Anthony Barton studied the Franco-Prussian War (1870-1). Ostensibly a war between France and Prussia, the Hitch-Hiker's Guide to the Galaxy suggests this was actually a Cunning Plan for Otto von Bismarck to demonstrate the strength of the Prussian Army, and hence bring about unification with Germany on his terms. There are guest appearances for Garibaldi and The Communards, because no game show is complete without Rev. Coles. 15 (1). War on: Stephen Badsey's introductory history*.
Mr. Deady is going to take some cocktails, and will answer a question about poison. We never knew that "aspirin" was a prize in the Great War, and the contender doesn't know about Jeffrey Archer. In a very real sense, he wins! 12 (6). Jackie Heaton has the piano, a shuttlecock, "Little Voice", but doesn't get a question about tuberculosis. The round falls away after a strong start, ending on 20 (9).
James Cullen is first up amongst the joint leaders, and we're not sure if going first is the advantage. Cast of the "Harry Potter" films starts the scoring, and even though "jaguar" is a guess, it's a correct guess. Perhaps he's worked out that he'd be better guessing than passing; certainly he's able to remember Simon Mayo's other regular engagement, hosting a film review show with Dr. "Mark" Kermode. The round does tend to fall to pieces after that, and ends on 22 (5).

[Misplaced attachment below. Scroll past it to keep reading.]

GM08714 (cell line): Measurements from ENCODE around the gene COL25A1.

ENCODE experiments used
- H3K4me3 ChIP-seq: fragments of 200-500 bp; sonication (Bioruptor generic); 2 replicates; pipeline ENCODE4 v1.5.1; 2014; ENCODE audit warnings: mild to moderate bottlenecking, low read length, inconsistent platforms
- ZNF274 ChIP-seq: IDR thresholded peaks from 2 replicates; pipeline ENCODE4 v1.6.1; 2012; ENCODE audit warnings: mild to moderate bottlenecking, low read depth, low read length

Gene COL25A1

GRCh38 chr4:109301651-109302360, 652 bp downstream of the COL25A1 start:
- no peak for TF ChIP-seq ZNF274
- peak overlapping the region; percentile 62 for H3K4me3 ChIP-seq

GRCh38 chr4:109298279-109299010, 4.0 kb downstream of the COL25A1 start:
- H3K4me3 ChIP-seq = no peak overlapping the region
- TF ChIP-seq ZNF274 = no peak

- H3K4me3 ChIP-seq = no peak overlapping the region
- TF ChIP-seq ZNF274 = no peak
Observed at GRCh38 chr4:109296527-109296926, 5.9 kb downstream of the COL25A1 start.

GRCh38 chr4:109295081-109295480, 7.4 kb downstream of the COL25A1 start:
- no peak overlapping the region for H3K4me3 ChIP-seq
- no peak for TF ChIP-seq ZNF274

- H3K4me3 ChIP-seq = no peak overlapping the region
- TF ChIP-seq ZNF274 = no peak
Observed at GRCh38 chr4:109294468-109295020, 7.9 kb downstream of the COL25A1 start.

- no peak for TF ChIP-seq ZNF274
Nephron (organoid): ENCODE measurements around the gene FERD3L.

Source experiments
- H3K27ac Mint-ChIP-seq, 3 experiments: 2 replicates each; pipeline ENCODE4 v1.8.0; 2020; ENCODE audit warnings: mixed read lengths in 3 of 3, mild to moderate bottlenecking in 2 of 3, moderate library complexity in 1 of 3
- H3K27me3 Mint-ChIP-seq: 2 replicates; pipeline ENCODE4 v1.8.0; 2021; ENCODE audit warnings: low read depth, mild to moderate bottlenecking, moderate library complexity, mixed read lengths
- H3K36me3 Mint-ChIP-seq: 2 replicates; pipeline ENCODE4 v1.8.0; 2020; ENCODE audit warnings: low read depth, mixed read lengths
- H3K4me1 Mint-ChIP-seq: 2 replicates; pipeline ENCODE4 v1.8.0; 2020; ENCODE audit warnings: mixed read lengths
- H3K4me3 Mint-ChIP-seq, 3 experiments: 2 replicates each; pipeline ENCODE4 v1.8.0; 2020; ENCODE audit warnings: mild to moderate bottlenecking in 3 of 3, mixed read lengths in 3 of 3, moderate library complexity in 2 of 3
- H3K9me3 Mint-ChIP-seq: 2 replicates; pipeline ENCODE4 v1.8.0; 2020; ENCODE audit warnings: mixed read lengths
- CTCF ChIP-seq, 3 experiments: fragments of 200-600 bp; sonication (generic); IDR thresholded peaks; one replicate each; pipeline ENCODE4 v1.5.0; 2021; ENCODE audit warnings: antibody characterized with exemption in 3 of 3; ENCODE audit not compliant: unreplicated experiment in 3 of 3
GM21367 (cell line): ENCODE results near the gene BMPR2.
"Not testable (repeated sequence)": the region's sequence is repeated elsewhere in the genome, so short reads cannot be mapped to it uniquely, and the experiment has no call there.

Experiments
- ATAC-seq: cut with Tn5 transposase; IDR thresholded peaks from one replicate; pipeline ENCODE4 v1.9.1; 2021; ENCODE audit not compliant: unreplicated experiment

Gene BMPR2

So Anthony Barton needs just eight to win. Rome gets him off to a good start, with Captain Oates following on his heels. But then comes a pass, an error, but three correct answers restore the contender's confidence. He reaches the winning post with a minute to spare, finishing on 26 (6).
This episode will be shown in Wales at 7.30 on Monday, and in Northern Ireland at 7pm next Thursday. Spoiler-iffic!
Alison Rawlinson is going to take the Children's Fiction of Rudyard Kipling (1865-1936). Best known for "The Jungle Book" and "Gunga Din", Kipling wrote a surprisingly large canon of work, all now in the public domain. The contender relishes the excuse to say "stickly prickly hedgehog", finishing on 9 (3). Mowgli on: "The Jungle Book" from Project Gutenberg.